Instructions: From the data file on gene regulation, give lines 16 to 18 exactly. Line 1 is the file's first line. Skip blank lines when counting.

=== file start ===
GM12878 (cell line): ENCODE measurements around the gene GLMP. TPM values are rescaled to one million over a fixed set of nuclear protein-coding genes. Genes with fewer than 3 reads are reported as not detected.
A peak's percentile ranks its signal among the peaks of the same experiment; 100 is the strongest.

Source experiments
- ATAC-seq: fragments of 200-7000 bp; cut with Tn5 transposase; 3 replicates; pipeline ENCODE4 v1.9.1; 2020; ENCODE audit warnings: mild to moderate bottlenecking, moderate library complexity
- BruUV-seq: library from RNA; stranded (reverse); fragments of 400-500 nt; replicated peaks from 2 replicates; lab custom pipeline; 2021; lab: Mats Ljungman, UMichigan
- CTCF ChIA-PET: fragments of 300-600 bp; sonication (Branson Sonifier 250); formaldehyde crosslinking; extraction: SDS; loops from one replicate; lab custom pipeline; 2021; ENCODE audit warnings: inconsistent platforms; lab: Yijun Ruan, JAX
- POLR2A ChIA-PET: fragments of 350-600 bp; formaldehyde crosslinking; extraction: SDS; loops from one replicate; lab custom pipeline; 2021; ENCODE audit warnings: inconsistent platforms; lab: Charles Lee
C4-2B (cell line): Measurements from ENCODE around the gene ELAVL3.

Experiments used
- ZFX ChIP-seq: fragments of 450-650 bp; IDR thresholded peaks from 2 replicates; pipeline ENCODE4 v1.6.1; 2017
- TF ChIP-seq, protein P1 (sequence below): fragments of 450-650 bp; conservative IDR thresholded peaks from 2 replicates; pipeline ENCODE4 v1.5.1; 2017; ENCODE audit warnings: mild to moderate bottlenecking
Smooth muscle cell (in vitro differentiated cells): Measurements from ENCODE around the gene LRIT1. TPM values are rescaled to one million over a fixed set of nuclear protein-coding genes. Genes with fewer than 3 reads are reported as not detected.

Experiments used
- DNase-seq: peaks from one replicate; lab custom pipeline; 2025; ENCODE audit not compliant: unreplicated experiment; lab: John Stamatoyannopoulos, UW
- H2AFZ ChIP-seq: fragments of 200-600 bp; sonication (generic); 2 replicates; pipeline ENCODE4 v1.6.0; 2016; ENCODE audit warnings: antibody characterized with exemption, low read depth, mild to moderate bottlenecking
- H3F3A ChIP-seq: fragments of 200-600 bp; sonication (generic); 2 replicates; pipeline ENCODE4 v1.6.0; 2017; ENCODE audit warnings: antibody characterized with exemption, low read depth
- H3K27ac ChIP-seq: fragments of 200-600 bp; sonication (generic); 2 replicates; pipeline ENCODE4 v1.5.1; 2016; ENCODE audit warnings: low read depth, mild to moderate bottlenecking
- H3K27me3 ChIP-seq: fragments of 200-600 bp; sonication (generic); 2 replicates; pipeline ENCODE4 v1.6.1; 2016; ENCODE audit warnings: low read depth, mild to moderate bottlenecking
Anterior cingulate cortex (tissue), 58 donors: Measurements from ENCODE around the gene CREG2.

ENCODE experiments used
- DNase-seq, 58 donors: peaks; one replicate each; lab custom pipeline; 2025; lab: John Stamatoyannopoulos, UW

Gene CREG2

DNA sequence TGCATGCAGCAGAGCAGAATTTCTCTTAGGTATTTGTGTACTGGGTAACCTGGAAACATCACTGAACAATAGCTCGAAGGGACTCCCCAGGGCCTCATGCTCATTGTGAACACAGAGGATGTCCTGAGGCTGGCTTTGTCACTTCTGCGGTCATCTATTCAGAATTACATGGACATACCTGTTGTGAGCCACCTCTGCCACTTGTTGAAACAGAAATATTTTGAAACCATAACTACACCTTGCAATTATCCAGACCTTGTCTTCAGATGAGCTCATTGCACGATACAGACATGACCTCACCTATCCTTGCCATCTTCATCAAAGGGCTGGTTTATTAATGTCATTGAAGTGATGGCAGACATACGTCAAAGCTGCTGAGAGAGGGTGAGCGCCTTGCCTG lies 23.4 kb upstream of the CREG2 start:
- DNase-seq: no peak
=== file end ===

- H3F3A ChIP-seq: fragments of 200-600 bp; sonication (generic); 2 replicates; pipeline ENCODE4 v1.6.0; 2017; ENCODE audit warnings: antibody characterized with exemption, low read depth
- H3K27ac ChIP-seq: fragments of 200-600 bp; sonication (generic); 2 replicates; pipeline ENCODE4 v1.5.1; 2016; ENCODE audit warnings: low read depth, mild to moderate bottlenecking
- H3K27me3 ChIP-seq: fragments of 200-600 bp; sonication (generic); 2 replicates; pipeline ENCODE4 v1.6.1; 2016; ENCODE audit warnings: low read depth, mild to moderate bottlenecking